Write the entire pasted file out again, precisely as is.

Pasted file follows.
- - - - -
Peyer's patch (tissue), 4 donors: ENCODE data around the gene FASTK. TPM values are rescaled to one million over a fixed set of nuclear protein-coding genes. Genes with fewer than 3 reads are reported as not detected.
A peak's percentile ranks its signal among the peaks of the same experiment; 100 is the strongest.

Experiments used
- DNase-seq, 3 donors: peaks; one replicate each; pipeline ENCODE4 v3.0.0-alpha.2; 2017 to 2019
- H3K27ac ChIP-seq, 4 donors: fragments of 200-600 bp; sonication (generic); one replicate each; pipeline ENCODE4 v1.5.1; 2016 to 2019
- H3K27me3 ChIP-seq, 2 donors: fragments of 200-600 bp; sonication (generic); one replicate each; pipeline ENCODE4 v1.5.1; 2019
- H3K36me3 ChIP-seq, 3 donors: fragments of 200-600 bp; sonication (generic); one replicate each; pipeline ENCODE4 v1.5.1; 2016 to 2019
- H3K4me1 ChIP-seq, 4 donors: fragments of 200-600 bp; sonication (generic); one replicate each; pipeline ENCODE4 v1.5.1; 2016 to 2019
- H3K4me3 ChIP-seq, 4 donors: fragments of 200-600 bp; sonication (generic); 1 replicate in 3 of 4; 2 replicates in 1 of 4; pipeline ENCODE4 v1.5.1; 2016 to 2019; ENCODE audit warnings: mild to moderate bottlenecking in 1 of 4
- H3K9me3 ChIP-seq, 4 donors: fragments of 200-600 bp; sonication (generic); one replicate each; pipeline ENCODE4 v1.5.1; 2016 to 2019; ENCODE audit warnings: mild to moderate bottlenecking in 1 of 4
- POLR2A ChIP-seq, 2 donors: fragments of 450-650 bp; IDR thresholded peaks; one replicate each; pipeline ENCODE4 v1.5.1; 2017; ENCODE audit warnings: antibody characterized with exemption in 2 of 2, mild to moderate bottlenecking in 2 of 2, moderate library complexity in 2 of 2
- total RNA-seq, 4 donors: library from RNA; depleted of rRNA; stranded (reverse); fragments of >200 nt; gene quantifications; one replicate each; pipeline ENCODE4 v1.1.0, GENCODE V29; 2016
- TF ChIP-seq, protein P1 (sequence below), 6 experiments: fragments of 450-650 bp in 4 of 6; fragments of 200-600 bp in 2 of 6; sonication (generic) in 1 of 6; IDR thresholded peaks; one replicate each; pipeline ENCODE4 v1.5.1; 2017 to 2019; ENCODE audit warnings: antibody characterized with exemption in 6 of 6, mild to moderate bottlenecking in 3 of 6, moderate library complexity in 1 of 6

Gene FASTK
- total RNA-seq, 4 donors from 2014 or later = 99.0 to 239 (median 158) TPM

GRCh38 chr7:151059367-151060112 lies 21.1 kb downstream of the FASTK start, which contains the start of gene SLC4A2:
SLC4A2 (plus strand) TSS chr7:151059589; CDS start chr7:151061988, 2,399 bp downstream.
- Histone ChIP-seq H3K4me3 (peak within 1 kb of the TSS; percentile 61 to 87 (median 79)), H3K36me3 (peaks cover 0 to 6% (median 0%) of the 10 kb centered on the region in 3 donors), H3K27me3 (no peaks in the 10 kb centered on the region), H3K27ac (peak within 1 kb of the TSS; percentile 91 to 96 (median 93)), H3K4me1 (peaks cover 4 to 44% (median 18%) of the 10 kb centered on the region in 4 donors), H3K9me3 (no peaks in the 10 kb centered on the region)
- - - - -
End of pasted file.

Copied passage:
Peyer's patch (tissue), 4 donors: ENCODE data around the gene FASTK. TPM values are rescaled to one million over a fixed set of nuclear protein-coding genes. Genes with fewer than 3 reads are reported as not detected.
A peak's percentile ranks its signal among the peaks of the same experiment; 100 is the strongest.

Experiments used
- DNase-seq, 3 donors: peaks; one replicate each; pipeline ENCODE4 v3.0.0-alpha.2; 2017 to 2019
- H3K27ac ChIP-seq, 4 donors: fragments of 200-600 bp; sonication (generic); one replicate each; pipeline ENCODE4 v1.5.1; 2016 to 2019
- H3K27me3 ChIP-seq, 2 donors: fragments of 200-600 bp; sonication (generic); one replicate each; pipeline ENCODE4 v1.5.1; 2019
- H3K36me3 ChIP-seq, 3 donors: fragments of 200-600 bp; sonication (generic); one replicate each; pipeline ENCODE4 v1.5.1; 2016 to 2019
- H3K4me1 ChIP-seq, 4 donors: fragments of 200-600 bp; sonication (generic); one replicate each; pipeline ENCODE4 v1.5.1; 2016 to 2019
- H3K4me3 ChIP-seq, 4 donors: fragments of 200-600 bp; sonication (generic); 1 replicate in 3 of 4; 2 replicates in 1 of 4; pipeline ENCODE4 v1.5.1; 2016 to 2019; ENCODE audit warnings: mild to moderate bottlenecking in 1 of 4
- H3K9me3 ChIP-seq, 4 donors: fragments of 200-600 bp; sonication (generic); one replicate each; pipeline ENCODE4 v1.5.1; 2016 to 2019; ENCODE audit warnings: mild to moderate bottlenecking in 1 of 4
- POLR2A ChIP-seq, 2 donors: fragments of 450-650 bp; IDR thresholded peaks; one replicate each; pipeline ENCODE4 v1.5.1; 2017; ENCODE audit warnings: antibody characterized with exemption in 2 of 2, mild to moderate bottlenecking in 2 of 2, moderate library complexity in 2 of 2
- total RNA-seq, 4 donors: library from RNA; depleted of rRNA; stranded (reverse); fragments of >200 nt; gene quantifications; one replicate each; pipeline ENCODE4 v1.1.0, GENCODE V29; 2016
- TF ChIP-seq, protein P1 (sequence below), 6 experiments: fragments of 450-650 bp in 4 of 6; fragments of 200-600 bp in 2 of 6; sonication (generic) in 1 of 6; IDR thresholded peaks; one replicate each; pipeline ENCODE4 v1.5.1; 2017 to 2019; ENCODE audit warnings: antibody characterized with exemption in 6 of 6, mild to moderate bottlenecking in 3 of 6, moderate library complexity in 1 of 6

Gene FASTK
- total RNA-seq, 4 donors from 2014 or later = 99.0 to 239 (median 158) TPM

GRCh38 chr7:151059367-151060112 lies 21.1 kb downstream of the FASTK start, which contains the start of gene SLC4A2:
SLC4A2 (plus strand) TSS chr7:151059589; CDS start chr7:151061988, 2,399 bp downstream.
- Histone ChIP-seq H3K4me3 (peak within 1 kb of the TSS; percentile 61 to 87 (median 79)), H3K36me3 (peaks cover 0 to 6% (median 0%) of the 10 kb centered on the region in 3 donors), H3K27me3 (no peaks in the 10 kb centered on the region), H3K27ac (peak within 1 kb of the TSS; percentile 91 to 96 (median 93)), H3K4me1 (peaks cover 4 to 44% (median 18%) of the 10 kb centered on the region in 4 donors), H3K9me3 (no peaks in the 10 kb centered on the region)